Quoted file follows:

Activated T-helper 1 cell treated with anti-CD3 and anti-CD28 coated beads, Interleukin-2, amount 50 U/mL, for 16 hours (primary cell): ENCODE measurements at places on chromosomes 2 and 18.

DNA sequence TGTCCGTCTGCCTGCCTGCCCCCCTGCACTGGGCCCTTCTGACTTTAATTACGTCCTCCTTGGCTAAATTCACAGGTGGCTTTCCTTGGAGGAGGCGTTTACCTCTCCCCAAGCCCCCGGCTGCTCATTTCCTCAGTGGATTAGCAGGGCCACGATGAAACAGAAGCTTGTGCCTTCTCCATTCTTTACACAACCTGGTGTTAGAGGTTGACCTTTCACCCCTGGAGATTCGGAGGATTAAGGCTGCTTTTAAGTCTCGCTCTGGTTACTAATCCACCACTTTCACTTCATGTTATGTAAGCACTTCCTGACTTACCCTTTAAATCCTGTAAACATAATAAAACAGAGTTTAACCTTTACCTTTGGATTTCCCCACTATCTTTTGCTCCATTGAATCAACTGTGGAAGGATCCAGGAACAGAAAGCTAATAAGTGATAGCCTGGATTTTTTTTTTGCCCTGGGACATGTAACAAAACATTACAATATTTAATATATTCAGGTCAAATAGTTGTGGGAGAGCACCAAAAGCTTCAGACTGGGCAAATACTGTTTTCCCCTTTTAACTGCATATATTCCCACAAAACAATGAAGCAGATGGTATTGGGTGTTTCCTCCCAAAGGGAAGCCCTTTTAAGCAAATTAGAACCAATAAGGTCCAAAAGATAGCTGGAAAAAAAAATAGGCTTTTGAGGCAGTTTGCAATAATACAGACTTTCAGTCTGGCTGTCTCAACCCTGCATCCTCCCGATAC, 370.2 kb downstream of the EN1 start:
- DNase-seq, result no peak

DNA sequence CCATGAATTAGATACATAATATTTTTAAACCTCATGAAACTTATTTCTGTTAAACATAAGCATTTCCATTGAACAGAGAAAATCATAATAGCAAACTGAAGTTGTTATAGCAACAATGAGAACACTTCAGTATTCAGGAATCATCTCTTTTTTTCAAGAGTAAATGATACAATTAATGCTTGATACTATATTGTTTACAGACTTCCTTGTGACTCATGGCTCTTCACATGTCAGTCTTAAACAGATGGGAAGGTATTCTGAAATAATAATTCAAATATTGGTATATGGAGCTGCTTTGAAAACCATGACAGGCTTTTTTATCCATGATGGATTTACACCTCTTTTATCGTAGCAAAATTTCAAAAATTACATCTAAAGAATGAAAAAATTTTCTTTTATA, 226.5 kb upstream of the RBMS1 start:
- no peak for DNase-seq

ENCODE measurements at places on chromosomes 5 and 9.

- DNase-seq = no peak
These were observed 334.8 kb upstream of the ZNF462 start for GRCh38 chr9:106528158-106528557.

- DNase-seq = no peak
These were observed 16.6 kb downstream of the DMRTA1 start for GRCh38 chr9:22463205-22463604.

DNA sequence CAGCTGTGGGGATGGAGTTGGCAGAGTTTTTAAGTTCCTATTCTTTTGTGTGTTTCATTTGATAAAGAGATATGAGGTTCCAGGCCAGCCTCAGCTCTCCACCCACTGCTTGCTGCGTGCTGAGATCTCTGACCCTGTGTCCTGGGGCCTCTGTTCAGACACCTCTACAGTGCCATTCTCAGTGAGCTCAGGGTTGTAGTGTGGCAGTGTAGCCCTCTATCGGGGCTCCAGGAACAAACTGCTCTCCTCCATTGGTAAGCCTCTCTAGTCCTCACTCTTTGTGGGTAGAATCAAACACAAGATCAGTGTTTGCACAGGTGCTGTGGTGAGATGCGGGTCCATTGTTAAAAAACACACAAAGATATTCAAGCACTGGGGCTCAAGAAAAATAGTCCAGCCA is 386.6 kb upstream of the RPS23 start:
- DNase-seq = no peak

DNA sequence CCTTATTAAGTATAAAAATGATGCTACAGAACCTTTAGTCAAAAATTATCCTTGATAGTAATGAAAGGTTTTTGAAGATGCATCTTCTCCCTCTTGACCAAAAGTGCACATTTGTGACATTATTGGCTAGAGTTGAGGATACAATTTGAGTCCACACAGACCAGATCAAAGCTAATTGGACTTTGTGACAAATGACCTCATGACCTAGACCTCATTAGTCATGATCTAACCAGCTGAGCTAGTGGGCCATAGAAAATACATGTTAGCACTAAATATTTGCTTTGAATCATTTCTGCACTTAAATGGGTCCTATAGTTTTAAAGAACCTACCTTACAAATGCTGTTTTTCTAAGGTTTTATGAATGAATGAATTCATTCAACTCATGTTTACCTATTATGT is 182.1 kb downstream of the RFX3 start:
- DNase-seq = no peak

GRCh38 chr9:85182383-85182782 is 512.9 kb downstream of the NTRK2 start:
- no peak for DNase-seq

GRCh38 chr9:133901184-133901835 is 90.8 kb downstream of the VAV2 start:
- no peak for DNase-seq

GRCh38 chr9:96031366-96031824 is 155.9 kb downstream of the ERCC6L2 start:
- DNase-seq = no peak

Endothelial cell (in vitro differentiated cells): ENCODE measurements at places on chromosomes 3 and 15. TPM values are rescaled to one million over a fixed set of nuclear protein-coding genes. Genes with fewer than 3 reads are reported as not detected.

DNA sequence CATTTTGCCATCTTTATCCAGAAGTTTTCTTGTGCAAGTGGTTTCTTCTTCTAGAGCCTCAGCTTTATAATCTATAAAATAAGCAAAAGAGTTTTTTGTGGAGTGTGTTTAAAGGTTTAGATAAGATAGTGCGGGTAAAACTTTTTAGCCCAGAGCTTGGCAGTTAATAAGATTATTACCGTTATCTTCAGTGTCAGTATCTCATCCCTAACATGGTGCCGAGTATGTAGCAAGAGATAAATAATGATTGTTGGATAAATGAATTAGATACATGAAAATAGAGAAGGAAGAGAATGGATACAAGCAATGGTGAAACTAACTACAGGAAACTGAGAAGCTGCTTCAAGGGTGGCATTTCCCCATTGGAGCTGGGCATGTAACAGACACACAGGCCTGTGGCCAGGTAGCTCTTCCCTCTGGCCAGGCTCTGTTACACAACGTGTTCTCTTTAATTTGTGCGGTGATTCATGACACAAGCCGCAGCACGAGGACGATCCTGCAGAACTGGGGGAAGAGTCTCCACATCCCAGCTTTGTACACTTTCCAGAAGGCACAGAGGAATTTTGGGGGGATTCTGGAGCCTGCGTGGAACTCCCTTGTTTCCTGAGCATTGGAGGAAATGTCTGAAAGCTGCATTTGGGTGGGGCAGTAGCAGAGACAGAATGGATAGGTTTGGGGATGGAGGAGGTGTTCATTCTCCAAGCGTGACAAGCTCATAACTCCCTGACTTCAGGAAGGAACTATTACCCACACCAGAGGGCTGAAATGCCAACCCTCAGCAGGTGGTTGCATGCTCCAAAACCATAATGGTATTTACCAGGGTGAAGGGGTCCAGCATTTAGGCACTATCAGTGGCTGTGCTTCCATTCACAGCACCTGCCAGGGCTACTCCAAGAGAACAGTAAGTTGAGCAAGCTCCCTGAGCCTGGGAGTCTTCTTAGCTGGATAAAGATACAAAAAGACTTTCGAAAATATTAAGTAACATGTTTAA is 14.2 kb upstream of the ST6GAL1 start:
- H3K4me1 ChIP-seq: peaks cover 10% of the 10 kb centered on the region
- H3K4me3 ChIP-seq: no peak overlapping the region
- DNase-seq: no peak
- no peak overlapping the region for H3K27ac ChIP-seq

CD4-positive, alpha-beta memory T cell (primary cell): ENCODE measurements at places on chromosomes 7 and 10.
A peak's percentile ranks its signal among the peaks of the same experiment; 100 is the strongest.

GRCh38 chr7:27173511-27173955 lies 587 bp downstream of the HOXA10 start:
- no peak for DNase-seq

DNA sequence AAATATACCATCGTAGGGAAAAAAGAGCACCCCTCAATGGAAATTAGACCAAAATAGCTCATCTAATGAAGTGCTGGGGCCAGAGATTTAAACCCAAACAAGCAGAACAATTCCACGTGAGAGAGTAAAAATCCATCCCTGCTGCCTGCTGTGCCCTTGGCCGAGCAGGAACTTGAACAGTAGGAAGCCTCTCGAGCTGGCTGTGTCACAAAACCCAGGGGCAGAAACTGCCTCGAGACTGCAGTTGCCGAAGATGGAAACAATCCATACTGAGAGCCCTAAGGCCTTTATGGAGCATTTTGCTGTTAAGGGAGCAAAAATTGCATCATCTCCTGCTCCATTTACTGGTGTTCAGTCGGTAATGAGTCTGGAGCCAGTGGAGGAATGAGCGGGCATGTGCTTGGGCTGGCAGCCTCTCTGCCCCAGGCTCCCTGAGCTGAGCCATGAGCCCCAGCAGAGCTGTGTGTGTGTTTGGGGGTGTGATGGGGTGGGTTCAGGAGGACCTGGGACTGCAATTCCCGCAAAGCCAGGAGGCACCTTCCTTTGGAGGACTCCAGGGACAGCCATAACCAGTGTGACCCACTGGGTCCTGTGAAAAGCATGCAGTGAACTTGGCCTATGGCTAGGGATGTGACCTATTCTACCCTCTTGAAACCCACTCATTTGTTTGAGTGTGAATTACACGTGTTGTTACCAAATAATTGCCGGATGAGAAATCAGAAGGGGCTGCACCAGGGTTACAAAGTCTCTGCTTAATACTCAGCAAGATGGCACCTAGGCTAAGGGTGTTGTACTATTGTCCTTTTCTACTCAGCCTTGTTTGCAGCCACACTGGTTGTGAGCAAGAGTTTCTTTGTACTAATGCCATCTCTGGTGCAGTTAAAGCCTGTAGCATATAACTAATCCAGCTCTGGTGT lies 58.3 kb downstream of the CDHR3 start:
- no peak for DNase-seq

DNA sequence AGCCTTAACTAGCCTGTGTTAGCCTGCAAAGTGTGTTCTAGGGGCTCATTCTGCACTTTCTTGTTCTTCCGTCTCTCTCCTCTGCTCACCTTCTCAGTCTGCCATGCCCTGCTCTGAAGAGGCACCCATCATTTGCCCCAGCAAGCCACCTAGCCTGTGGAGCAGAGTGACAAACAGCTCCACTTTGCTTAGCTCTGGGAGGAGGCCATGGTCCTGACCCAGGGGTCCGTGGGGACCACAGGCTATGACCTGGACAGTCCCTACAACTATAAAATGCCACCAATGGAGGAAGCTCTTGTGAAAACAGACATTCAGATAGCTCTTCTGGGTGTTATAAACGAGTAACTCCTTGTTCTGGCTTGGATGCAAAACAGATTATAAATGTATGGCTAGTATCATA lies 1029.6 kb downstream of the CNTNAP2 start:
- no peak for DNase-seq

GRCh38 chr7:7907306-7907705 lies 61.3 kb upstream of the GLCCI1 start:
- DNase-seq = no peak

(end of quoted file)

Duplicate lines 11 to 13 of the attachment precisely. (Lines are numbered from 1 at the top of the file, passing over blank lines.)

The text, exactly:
DNA sequence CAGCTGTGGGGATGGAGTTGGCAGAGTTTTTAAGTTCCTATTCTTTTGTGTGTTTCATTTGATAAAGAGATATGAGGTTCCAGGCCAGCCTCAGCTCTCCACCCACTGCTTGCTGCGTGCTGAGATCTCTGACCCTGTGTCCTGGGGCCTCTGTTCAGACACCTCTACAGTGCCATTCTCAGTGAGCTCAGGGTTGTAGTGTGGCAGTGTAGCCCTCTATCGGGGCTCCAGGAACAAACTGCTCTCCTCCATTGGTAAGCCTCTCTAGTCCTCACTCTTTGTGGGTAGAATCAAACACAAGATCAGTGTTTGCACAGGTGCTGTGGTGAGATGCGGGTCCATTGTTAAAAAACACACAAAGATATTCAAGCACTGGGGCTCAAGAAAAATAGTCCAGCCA is 386.6 kb upstream of the RPS23 start:
- DNase-seq = no peak

DNA sequence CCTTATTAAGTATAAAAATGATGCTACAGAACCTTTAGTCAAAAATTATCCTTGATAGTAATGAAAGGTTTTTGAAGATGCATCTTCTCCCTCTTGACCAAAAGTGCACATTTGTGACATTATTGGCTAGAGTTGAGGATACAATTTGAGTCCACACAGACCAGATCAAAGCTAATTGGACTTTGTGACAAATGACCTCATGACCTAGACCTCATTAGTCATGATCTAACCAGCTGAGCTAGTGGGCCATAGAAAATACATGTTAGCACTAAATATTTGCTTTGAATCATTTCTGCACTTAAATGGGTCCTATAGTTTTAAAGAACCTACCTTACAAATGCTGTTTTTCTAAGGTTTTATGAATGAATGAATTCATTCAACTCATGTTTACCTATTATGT is 182.1 kb downstream of the RFX3 start: